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TECHNIQUES OCTOBER 16 , 2001

Stroking a Path with Gradients and Motion Blurs
[Page 2 of 2]

Stroking a path with a motion blur
Now, for some of you, I might be using the phrase ":motion blur" a bit too loosely. We'll see what you think after you read this. Using the same principles outlined above, you can stroke a path with either the Blur tool or the Smudge tool. But there's a problem with the Blur tool: It's isn't directional. So, if you stroke a blur along a path, you're just going to wind up with a curvy smudge—no motion to it at all. And forget stroking a path with the Motion Blur filter. It only blurs on one direction, regardless of the shape of your path.

Your other option is to use the Smudge tool, which, aside from smudging, also creates a directional blur effect. It's a bit of a heavy-handed effect, but it gets the job done. You just need to make a couple of adjustments. First, look at the example below. It's a little mouse, and I want to create the comic effect of a long motion trail behind it. So what I do is to draw the path leading from its back side.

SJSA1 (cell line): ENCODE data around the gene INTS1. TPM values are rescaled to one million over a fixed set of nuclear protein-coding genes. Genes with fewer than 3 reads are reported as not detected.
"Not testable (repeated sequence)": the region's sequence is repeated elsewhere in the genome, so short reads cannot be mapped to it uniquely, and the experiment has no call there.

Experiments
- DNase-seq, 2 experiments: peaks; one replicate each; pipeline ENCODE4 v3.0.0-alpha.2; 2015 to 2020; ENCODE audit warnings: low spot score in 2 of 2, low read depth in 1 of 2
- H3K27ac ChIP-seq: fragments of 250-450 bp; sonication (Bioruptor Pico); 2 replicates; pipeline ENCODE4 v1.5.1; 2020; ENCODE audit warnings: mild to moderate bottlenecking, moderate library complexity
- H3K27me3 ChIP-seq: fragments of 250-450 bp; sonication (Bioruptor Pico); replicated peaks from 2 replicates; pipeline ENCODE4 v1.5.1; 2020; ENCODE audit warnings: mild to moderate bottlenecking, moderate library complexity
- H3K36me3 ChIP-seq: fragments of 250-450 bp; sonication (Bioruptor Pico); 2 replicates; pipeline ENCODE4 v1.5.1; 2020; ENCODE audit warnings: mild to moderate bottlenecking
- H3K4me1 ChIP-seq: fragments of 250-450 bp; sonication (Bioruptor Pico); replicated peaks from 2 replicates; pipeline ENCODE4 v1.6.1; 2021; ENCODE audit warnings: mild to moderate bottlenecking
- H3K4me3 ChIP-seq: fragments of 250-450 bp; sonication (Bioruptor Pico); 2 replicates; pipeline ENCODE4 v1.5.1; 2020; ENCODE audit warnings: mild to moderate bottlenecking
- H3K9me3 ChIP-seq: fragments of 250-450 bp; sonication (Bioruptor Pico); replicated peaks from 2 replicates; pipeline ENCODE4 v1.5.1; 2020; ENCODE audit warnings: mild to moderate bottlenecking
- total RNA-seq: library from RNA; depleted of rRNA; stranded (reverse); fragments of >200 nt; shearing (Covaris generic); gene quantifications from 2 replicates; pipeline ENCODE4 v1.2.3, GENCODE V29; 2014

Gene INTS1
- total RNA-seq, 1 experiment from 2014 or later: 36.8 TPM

Then I'm going to stroke the path with the Smudge tool. The problem? Well, it doesn't really look like a motion blur without a little tweaking. So, in this case, I masked off my mouse and moved it to the top layer. Then I created a transparent layer and a white background layer underneath. To get the proper effect, I'm actually going to apply the motion blur effect to the center layer, leaving the top layer (my original mouse) in tact. By checking the "Use All Layers" option in the tool bar, the stroke will actually draw the images from all visible layers but only apply the results to the currently selected layer. (Pretty slick, eh?) Here's the result.

As you can see, it's still not exactly perfect. I want to reduce the opacity of my top layer just a bit so that part ofd the smudge, or motion blur, shows through. And here's the result.

It might not be exactly what you're looking for in a motion blur, but, then again, this is just one way of doing it. By tweaking around with apply modes and playing with some of the options available, you should be able to achieve the look you're going for. Know an easier way to do this? Let me know by e-mailing me at [email protected].

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Dave Nagel is the producer of Creative Mac and Digital Media Designer; host of several World Wide User Groups, including Synthetik Studio Artist, Adobe Photoshop, Adobe InDesign, Adobe LiveMotion, Creative Mac and Digital Media Designer; and executive producer of the Digital Media Net family of publications.